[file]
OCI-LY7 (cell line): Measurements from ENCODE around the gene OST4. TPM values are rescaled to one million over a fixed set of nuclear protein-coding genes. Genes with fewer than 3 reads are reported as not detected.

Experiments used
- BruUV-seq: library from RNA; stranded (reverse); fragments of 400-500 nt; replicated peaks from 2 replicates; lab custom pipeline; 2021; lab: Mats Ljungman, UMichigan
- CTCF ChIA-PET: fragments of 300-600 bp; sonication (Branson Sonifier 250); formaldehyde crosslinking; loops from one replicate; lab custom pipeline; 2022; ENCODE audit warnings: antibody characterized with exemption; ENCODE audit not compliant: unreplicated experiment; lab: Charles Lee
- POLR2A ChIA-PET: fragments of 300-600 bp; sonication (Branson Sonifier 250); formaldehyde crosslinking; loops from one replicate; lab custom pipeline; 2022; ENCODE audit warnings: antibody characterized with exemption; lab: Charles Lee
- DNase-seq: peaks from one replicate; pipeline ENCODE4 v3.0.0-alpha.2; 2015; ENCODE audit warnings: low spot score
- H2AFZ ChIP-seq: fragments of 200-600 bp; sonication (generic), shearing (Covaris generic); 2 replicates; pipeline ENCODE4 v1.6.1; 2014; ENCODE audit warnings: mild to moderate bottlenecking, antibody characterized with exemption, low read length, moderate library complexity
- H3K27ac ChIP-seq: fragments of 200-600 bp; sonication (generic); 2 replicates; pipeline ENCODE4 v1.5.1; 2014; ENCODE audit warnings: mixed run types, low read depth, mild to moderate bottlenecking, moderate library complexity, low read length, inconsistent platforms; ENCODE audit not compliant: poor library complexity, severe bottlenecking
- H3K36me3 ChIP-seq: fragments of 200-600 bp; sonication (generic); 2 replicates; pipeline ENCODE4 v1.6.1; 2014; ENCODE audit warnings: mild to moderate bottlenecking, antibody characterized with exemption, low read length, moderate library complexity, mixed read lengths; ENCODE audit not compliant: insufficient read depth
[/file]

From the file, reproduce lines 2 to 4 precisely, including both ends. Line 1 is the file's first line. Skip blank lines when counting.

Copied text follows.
Experiments used
- BruUV-seq: library from RNA; stranded (reverse); fragments of 400-500 nt; replicated peaks from 2 replicates; lab custom pipeline; 2021; lab: Mats Ljungman, UMichigan
- CTCF ChIA-PET: fragments of 300-600 bp; sonication (Branson Sonifier 250); formaldehyde crosslinking; loops from one replicate; lab custom pipeline; 2022; ENCODE audit warnings: antibody characterized with exemption; ENCODE audit not compliant: unreplicated experiment; lab: Charles Lee